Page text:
"I had some clients whose retirements were saved because of [variable annuity] contracts they purchased before the financial crisis," said Marc Ruiz, a financial advisor with Oak Partners and a registered rep with SII Investments.
The terms and prices of variable annuities were much better before the financial crisis, but the rationale for a contract that guarantees an income stream while allowing for some participation in potential growth in the investment markets remains intact, according to Mark Cortazzo, senior partner at Macro Consulting Group.
"We were spoiled rotten by the rich pre-financial crisis contracts," Cortazzo said. "But at the end of the day, if you're a conservative investor, having a variable annuity as a way of transferring risk can still be valuable."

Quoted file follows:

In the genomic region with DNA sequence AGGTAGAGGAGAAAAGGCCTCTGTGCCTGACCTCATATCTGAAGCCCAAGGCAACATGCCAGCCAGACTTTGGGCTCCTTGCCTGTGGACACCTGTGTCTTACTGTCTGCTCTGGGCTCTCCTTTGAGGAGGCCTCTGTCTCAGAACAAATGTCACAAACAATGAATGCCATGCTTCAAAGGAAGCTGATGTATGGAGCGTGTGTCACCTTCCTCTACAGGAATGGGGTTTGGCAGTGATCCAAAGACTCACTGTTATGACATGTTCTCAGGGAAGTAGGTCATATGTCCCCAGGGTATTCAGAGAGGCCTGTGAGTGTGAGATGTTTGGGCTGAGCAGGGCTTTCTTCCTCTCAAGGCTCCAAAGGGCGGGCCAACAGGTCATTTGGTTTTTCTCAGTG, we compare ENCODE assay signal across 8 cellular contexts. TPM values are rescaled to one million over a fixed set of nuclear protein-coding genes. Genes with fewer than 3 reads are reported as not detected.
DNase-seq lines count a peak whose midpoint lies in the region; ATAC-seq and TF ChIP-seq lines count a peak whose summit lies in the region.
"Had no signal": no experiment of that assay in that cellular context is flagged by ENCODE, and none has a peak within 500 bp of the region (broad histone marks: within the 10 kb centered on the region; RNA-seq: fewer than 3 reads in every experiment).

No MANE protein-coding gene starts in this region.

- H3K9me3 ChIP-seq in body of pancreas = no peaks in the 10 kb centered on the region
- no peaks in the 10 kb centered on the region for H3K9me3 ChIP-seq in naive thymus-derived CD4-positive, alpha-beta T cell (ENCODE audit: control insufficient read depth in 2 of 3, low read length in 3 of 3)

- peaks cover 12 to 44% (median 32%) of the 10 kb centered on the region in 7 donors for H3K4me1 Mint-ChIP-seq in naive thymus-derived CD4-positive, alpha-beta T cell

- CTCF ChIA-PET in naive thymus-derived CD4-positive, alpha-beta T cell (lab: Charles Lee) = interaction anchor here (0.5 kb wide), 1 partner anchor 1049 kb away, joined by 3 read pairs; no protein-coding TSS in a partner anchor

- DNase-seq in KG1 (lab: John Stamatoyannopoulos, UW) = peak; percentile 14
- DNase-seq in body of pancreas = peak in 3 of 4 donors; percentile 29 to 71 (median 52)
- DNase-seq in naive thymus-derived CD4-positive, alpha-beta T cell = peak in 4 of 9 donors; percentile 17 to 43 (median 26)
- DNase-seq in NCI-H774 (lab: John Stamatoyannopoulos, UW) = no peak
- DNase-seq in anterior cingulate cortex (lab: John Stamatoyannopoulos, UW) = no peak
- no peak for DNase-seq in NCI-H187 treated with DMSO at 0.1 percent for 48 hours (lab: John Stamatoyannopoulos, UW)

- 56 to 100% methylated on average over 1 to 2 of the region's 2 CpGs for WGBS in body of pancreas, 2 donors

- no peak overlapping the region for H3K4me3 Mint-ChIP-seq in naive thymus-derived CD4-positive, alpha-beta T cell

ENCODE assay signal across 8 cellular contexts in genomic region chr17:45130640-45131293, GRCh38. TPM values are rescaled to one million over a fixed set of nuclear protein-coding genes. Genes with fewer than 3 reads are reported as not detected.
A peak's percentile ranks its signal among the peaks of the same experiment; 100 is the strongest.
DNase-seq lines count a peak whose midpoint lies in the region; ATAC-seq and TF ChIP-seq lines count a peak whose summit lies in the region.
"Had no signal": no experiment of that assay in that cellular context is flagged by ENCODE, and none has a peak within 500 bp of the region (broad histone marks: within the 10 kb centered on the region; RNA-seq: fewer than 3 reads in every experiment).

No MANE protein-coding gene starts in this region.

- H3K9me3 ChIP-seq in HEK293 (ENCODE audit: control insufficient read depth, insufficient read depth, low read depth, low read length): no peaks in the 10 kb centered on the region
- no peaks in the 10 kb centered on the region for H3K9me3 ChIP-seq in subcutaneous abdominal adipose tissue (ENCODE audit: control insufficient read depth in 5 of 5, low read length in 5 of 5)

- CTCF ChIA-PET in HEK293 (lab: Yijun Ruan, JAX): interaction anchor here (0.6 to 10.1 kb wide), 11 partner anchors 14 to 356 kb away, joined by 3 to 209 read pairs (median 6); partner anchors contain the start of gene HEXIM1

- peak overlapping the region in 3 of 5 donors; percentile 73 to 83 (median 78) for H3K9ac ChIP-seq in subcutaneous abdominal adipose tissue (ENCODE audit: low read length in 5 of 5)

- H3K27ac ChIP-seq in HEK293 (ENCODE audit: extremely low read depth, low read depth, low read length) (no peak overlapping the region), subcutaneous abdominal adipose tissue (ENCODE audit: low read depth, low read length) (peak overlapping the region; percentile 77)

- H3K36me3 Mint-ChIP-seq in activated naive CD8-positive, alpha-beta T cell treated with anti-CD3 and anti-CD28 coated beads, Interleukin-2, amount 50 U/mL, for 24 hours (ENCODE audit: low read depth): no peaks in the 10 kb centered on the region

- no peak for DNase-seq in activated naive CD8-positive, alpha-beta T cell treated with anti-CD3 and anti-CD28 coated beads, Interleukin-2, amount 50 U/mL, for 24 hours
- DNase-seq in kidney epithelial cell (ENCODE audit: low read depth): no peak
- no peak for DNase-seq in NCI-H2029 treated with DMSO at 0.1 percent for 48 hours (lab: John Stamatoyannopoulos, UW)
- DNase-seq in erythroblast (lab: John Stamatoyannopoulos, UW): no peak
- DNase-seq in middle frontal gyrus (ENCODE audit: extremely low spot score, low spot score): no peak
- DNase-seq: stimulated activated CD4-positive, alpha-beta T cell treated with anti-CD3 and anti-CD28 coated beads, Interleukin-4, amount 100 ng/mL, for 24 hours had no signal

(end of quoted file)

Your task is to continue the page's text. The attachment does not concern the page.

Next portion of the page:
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The value is in the guarantee. If retirees are depending on an investment portfolio for income in retirement, a 2008-like plunge can be devastating. A 5 percent withdrawal rate is suddenly 10 percent. And if the market doesn't recover rapidly or you don't have the stomach to stay invested, the portfolio will not last.
While the value of underlying subaccounts of variable annuities fell through the floor like everything else in the market in 2008, the guaranteed income withdrawal rate (not to be confused with the rate of return of the investment portfolio) did not. Those terms are set when the contract is signed and are based on the highest value of the investment portfolio. In other words, the income stream can go up if the market does, but won't go down even if your account value goes to zero.
"It's about the guarantee," said Oak Partners' Ruiz, adding that one or two clients out of every 10 purchases a variable annuity contract. "The growth potential is constrained by costs and the investment options, but they're a solution for immediate or imminent income needs."